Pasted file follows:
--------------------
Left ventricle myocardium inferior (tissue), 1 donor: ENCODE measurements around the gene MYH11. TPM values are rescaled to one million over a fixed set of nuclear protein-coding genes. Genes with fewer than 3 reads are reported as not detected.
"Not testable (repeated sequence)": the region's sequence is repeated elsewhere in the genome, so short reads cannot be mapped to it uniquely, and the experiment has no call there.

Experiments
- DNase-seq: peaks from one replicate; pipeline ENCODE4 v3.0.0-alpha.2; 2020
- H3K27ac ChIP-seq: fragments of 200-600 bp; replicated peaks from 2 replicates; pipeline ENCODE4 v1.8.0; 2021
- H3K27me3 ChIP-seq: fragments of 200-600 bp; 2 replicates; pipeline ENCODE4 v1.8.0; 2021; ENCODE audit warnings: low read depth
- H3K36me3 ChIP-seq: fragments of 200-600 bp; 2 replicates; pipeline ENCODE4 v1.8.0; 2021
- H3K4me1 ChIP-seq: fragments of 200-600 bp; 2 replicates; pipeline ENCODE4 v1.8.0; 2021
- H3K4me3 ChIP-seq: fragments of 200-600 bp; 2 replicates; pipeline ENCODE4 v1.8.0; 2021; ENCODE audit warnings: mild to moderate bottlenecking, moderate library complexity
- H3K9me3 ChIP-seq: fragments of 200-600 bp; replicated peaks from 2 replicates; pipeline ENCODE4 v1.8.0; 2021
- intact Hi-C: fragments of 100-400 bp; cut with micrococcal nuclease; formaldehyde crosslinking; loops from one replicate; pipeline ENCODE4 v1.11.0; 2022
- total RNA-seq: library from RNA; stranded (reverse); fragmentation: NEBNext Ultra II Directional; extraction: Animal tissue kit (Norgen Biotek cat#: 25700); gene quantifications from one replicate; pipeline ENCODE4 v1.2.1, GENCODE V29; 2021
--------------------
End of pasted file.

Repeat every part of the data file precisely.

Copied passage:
Left ventricle myocardium inferior (tissue), 1 donor: ENCODE measurements around the gene MYH11. TPM values are rescaled to one million over a fixed set of nuclear protein-coding genes. Genes with fewer than 3 reads are reported as not detected.
"Not testable (repeated sequence)": the region's sequence is repeated elsewhere in the genome, so short reads cannot be mapped to it uniquely, and the experiment has no call there.

Experiments
- DNase-seq: peaks from one replicate; pipeline ENCODE4 v3.0.0-alpha.2; 2020
- H3K27ac ChIP-seq: fragments of 200-600 bp; replicated peaks from 2 replicates; pipeline ENCODE4 v1.8.0; 2021
- H3K27me3 ChIP-seq: fragments of 200-600 bp; 2 replicates; pipeline ENCODE4 v1.8.0; 2021; ENCODE audit warnings: low read depth
- H3K36me3 ChIP-seq: fragments of 200-600 bp; 2 replicates; pipeline ENCODE4 v1.8.0; 2021
- H3K4me1 ChIP-seq: fragments of 200-600 bp; 2 replicates; pipeline ENCODE4 v1.8.0; 2021
- H3K4me3 ChIP-seq: fragments of 200-600 bp; 2 replicates; pipeline ENCODE4 v1.8.0; 2021; ENCODE audit warnings: mild to moderate bottlenecking, moderate library complexity
- H3K9me3 ChIP-seq: fragments of 200-600 bp; replicated peaks from 2 replicates; pipeline ENCODE4 v1.8.0; 2021
- intact Hi-C: fragments of 100-400 bp; cut with micrococcal nuclease; formaldehyde crosslinking; loops from one replicate; pipeline ENCODE4 v1.11.0; 2022
- total RNA-seq: library from RNA; stranded (reverse); fragmentation: NEBNext Ultra II Directional; extraction: Animal tissue kit (Norgen Biotek cat#: 25700); gene quantifications from one replicate; pipeline ENCODE4 v1.2.1, GENCODE V29; 2021